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[Xen-devel] Re: [PATCH][FIX] Possible fix for spurious interrupts

To: Arun Sharma <arun@xxxxxxxxxxxxxxx>
Subject: [Xen-devel] Re: [PATCH][FIX] Possible fix for spurious interrupts
From: Keir Fraser <Keir.Fraser@xxxxxxxxxxxx>
Date: Sun, 16 Apr 2006 10:10:09 +0100
Cc: xen-devel@xxxxxxxxxxxxxxxxxxx, Jan Beulich <JBeulich@xxxxxxxxxx>
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On 15 Apr 2006, at 19:57, Arun Sharma wrote:

I think you guys are running into the same problem that FreeBSD ran
into on some Intel motherboards more than a year ago.

This explanation seems to make the most sense.


Because the problem happened on FreeBSD (which masks ioapic RTEs to
implement interrupt threads) and not on Linux, it was hard to get
attention from the hardware guys back then. I had suspected Xen
would run into it sooner or later.

Thanks Arun, this is very informative although unfortunately not very helpful. Matt Dillon's suggested alternatives to masking do not really work as they all cause spurious interrupts. Do you know if they ever found a good fix, or do they live with the problem?

I'd not heard of boot interrupt mode before, but it sounds like many chipsets cannot disable it and, even when it can be disabled, the method is chipset specific. The Intel legacy INTx model is so unbelievably crap. At least source-vectored interrupts are becoming more common.

Anyway, this the current status of my workaround for Xen:
1. I added a new ioapic ack method which delays EOI until after ISR processing in the driver domain. This mode is enabled by default but can be disabled with 'ioapic_ack=old' as a Xen boot parameter. 2. The code to safely manage deferred EOI is quite complicated and has some weaknesses:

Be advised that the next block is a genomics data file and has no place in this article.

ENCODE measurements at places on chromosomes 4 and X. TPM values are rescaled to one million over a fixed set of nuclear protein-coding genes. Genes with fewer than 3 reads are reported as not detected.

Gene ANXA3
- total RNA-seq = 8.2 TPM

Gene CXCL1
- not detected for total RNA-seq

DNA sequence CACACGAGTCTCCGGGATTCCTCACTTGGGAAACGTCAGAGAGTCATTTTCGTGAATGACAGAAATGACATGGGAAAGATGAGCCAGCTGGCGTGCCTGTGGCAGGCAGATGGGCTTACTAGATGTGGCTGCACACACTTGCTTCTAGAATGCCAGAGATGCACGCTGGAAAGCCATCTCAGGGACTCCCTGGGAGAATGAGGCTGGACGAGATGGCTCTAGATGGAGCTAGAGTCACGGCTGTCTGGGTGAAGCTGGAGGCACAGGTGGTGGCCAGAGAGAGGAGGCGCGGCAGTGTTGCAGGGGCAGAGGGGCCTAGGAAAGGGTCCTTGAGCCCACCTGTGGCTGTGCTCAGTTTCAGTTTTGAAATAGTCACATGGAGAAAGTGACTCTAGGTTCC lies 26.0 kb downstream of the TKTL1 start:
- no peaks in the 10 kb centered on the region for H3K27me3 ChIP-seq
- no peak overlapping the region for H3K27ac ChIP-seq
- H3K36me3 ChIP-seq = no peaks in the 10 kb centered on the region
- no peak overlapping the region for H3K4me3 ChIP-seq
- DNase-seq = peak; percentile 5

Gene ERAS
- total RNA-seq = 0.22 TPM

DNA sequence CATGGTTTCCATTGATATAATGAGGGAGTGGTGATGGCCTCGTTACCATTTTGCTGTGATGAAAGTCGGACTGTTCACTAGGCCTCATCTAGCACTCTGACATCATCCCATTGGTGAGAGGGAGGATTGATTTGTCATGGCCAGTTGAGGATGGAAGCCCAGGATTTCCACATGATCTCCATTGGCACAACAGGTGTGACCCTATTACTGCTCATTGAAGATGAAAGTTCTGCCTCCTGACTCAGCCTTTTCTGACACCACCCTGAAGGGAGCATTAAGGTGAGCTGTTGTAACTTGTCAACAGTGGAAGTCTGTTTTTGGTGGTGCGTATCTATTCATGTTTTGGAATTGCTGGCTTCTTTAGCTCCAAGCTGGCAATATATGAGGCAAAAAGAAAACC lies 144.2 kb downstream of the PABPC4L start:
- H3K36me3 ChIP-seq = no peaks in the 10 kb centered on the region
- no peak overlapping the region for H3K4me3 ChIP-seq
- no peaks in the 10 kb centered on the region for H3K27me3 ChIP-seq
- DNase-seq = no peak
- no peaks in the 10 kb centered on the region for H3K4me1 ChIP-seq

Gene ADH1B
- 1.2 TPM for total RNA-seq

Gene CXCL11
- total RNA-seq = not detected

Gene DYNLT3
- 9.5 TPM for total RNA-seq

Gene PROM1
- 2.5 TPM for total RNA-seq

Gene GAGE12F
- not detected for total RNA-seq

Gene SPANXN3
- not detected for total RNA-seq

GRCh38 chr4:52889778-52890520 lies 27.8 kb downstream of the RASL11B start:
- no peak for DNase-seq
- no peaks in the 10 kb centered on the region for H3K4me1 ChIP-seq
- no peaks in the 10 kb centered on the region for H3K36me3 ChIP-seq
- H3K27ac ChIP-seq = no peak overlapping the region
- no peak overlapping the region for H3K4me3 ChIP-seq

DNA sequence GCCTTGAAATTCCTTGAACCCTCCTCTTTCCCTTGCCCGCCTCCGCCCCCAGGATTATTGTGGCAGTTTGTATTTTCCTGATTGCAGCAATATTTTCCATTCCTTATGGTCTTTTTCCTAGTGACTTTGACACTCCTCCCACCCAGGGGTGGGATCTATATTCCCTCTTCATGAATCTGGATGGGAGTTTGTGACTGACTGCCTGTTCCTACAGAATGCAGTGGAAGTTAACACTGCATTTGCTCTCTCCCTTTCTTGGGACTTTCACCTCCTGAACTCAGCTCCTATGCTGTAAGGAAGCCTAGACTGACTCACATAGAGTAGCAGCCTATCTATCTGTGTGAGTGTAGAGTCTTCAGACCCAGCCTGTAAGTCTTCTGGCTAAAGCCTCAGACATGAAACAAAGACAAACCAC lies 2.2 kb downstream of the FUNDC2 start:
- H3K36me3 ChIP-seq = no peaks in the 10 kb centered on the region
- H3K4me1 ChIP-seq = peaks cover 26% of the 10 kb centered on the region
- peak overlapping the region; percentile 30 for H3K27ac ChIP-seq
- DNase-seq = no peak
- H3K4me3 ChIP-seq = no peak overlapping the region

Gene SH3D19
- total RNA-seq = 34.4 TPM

* Must EOI on the CPU that received the interrupt
     * Must EOI in 'reverse' order when interrupts have nested
* Un-EOIed interrupts block other guest-bound interrupts which happen to have lower priority * Right now, disable_irq() in a driver domain may potentially lock up all interrupt sources as it may prevent EOI ever happening (until enable_irq() or the interrupt is unbound from the domain) * All Xen-bound interrupts have strictly higher priority than any guest-bound IO-APIC interrupt. This should avoid deadlock issues.

Really it's a messy solution. I think having both old and new ack methods makes sense, but I'm not sure how we will end up picking which to use automatically. Maybe using the old method is best, and let users pick the new one if they see spurious interrupt problems. Or maybe the problems with the new method are mostly theoretical and we should use that by default. Or maybe we should have a DMI table to pick between them. I'm not sure.

Another question is whether to put this in 3.0.2. I think it definitely needs more testing before that, but it might not make sense to do so at all as the patch is quite invasive.

 -- Keir

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